China's premier ruled out allowing a faster rise in its tightly controlled currency to cool surging inflation, saying Monday that Beijing has to consider the impact on Chinese companies and jobs.
Premier Wen Jiabao repeated Chinese complaints that the U.S. Federal Reserve's efforts to spur American growth are partly to blame for global inflation, though he avoided mentioning the Fed by name.
Chinese prices rose 4.9 percent in February, driven by an 11 percent jump in politically sensitive food costs despite government efforts to increase supplies and curb a bank lending boom that analysts say is partly to blame.
Wen rejected letting the yuan rise faster against the dollar, a move analysts say could cool prices by making oil and other imports cheaper in Chinese currency terms. Beijing has restrained the yuan's rise since the 2008 global crisis to help exporters that employ millions of workers compete abroad.
"The appreciation of the Chinese currency should be a gradual process, because we must bear in mind its impact on Chinese businesses and our employment situation," Wen said at a news conference that followed the closing of the annual session of China's legislature.
Inflation is politically dangerous for China's leaders because it erodes economic gains on which the Communist Party bases its claim to power. Consumer prices are especially sensitive in a society where poor families spend up to half their incomes on food.
"The government has confidence that we will be able to anchor inflation expectations," Wen said. But echoing forecasts that inflation is likely to rise further before declining, he added, "We still face a difficult situation in the first half of this year."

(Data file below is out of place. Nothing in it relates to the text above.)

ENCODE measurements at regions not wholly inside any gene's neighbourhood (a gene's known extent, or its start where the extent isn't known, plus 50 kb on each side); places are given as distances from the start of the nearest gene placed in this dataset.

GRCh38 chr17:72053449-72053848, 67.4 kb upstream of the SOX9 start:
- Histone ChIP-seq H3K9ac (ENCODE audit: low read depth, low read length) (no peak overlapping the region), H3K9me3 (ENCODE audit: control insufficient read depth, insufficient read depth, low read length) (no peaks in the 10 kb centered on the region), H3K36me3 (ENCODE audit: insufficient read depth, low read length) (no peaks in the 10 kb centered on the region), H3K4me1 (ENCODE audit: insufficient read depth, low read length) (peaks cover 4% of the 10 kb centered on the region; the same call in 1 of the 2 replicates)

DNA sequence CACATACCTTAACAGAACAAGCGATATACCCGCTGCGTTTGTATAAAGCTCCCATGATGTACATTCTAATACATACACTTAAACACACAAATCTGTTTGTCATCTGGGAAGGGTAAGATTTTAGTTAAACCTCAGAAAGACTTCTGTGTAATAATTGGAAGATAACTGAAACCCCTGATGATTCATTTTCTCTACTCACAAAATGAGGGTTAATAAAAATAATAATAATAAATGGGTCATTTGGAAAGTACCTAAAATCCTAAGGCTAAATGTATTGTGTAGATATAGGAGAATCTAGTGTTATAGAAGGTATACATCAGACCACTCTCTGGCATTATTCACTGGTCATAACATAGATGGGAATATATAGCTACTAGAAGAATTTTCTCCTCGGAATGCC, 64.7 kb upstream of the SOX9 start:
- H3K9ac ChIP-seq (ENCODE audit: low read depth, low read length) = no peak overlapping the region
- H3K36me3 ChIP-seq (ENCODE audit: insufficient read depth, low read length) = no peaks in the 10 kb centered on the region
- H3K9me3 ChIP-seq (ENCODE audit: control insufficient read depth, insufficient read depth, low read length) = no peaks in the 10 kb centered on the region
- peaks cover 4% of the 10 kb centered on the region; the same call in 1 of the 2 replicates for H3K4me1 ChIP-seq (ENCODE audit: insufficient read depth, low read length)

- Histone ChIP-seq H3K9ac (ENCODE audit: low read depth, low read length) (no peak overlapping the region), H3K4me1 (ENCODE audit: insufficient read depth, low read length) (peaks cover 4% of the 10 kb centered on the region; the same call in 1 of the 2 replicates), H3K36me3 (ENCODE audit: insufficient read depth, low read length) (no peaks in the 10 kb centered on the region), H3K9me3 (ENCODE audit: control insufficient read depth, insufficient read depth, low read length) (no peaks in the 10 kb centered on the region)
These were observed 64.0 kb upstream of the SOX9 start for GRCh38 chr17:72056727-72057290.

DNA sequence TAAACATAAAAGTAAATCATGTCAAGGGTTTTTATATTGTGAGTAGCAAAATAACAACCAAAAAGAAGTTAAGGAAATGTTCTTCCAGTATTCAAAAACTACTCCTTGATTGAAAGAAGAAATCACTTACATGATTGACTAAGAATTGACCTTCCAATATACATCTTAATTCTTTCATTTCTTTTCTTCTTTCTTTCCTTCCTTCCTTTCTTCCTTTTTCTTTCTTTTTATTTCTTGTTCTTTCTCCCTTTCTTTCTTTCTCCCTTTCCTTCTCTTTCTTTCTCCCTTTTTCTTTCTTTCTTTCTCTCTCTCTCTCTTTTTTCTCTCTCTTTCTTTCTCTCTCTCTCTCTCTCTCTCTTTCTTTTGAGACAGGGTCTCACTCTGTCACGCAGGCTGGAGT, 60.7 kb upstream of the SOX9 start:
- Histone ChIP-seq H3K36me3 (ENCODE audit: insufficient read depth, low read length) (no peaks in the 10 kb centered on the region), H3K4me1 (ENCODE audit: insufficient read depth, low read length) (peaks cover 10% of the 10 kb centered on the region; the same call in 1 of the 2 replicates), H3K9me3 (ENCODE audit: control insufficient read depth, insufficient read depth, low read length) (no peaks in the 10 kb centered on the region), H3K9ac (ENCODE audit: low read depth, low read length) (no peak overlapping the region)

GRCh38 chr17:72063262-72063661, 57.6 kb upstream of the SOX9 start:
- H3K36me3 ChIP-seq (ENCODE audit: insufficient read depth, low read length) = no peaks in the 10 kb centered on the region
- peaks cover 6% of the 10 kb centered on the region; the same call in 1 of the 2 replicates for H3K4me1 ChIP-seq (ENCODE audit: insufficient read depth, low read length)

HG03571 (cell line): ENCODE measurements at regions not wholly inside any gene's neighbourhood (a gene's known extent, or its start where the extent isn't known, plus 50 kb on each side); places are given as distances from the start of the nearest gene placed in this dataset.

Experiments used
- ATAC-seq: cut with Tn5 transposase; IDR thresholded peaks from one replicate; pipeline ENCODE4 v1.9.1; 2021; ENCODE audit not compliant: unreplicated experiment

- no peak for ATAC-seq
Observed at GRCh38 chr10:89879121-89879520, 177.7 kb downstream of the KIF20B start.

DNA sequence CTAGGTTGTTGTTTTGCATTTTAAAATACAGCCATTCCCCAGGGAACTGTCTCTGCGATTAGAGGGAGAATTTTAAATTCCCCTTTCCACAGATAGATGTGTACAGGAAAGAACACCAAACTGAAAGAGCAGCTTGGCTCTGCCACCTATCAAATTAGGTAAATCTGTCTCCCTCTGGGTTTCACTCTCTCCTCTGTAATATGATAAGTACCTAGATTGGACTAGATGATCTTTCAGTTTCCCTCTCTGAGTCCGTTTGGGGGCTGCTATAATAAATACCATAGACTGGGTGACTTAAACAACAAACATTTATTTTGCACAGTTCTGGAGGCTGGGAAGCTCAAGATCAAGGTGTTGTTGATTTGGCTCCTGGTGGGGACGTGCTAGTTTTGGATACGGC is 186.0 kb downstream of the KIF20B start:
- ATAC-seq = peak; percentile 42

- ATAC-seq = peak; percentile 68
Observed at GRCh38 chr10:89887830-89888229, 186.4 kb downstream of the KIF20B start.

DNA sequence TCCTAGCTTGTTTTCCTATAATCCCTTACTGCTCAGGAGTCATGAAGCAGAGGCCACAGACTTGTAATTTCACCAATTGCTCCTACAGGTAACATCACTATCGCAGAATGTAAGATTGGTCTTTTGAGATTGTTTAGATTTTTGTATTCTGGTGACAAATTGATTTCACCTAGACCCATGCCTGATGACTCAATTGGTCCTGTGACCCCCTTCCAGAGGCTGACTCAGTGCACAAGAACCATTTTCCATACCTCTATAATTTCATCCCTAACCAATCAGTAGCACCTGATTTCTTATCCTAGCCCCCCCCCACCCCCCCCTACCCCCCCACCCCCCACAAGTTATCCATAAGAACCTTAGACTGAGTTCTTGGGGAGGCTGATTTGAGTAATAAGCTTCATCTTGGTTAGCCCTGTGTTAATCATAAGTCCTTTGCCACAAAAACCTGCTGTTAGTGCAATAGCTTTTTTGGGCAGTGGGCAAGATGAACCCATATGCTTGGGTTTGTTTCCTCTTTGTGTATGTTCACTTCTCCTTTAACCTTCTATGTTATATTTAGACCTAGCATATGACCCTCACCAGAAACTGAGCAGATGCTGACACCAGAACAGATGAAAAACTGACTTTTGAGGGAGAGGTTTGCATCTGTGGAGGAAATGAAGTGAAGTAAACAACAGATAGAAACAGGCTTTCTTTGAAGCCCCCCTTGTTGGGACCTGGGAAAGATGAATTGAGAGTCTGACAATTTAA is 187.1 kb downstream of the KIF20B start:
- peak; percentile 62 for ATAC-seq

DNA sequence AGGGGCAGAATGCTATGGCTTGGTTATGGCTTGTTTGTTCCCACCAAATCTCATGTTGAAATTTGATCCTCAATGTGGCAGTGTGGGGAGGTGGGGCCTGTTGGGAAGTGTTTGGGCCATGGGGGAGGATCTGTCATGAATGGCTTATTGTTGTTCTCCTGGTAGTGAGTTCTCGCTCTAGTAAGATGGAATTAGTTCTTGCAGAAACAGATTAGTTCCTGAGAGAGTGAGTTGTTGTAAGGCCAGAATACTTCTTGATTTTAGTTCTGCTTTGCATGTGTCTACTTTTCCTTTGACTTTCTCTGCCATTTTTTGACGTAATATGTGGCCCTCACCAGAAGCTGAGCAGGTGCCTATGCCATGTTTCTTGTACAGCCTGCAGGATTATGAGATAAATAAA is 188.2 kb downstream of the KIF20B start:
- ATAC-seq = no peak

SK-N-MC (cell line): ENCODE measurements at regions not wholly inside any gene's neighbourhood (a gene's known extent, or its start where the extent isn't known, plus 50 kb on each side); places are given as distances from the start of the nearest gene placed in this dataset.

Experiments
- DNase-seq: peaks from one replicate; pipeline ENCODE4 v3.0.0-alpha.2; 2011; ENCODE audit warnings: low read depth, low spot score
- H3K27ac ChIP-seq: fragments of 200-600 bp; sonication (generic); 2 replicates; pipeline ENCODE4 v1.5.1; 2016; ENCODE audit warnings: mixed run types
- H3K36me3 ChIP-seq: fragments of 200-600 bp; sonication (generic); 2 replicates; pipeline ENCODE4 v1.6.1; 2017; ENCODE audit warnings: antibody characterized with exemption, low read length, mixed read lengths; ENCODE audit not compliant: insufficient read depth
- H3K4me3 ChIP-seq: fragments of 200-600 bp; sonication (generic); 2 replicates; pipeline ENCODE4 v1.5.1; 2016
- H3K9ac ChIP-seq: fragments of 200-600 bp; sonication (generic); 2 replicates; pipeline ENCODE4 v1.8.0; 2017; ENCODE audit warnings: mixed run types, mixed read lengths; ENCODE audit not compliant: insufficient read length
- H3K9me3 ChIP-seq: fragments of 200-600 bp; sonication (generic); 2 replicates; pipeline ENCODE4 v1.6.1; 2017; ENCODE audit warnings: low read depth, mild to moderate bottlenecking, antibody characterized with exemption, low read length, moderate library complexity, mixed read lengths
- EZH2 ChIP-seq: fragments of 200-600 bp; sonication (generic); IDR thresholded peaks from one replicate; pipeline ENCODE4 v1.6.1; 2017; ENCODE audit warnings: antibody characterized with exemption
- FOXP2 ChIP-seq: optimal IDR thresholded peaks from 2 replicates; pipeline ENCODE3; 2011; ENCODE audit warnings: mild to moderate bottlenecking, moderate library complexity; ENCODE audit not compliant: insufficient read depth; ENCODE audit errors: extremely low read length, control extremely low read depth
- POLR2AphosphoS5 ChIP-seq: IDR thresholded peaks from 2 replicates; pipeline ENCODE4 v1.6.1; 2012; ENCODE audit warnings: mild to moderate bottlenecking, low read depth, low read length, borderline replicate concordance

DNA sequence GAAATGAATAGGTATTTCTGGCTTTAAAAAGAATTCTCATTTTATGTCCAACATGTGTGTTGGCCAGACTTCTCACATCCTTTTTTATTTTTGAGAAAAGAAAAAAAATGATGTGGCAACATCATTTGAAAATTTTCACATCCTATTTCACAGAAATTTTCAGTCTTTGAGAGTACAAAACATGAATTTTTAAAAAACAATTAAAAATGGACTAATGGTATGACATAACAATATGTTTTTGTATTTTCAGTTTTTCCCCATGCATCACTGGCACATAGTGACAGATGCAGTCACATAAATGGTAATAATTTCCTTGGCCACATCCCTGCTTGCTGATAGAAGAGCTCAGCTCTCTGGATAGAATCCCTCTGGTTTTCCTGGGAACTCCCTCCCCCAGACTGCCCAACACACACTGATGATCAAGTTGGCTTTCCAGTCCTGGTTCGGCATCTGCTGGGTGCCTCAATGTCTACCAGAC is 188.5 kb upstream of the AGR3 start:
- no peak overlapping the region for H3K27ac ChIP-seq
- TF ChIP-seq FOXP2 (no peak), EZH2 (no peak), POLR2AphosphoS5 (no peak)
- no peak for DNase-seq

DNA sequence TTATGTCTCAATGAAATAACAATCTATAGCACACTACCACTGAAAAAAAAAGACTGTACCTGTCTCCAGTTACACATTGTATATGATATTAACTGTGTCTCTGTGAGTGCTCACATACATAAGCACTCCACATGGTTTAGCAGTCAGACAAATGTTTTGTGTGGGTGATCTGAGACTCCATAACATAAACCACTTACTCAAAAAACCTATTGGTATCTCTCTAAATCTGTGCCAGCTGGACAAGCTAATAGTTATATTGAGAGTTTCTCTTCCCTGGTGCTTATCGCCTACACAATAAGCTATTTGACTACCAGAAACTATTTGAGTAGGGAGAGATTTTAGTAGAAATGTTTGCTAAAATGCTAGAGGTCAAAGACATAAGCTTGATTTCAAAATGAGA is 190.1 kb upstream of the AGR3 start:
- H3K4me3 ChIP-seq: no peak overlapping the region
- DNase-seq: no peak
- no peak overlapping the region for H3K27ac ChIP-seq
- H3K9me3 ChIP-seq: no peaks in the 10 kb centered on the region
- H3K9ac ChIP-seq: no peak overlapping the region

Also Monday, China's central bank said bank lending fell in sharply February, indicating official curbs are finally reining in a credit boom that is pushing up real estate and stock prices. The bank said February lending fell 26 percent from the same month last year to 535.6 billion yuan ($81.5 billion).
Beijing faces pressure from Washington and other trading partners to ease currency controls that they say keeps the yuan undervalued, giving China's exporters an unfair price advantage and swelling its multibillion-dollar trade surplus.
Wen said Chinese prices are being driven partly by global inflation. He repeated Chinese complaints about "quantitative easing," the Fed's term for its strategy of trying to push down interest rates and spur growth with multibillion-dollar bond purchases.
Regulators in some Asian economies complain lower interest rates and a weaker dollar caused by the Fed have prompted an influx of money in search of higher returns, pushing up commodity prices. Analysts say China's currency controls have shielded it from such inflows but it still faces higher prices for oil and other imports.
"Some countries have pursued quantitative easing and that has caused drastic fluctuations in the exchange rates of some major currencies and in global commodities prices," Wen said.
"Imported inflation has had a big impact on China and is a factor that is not easy to control."
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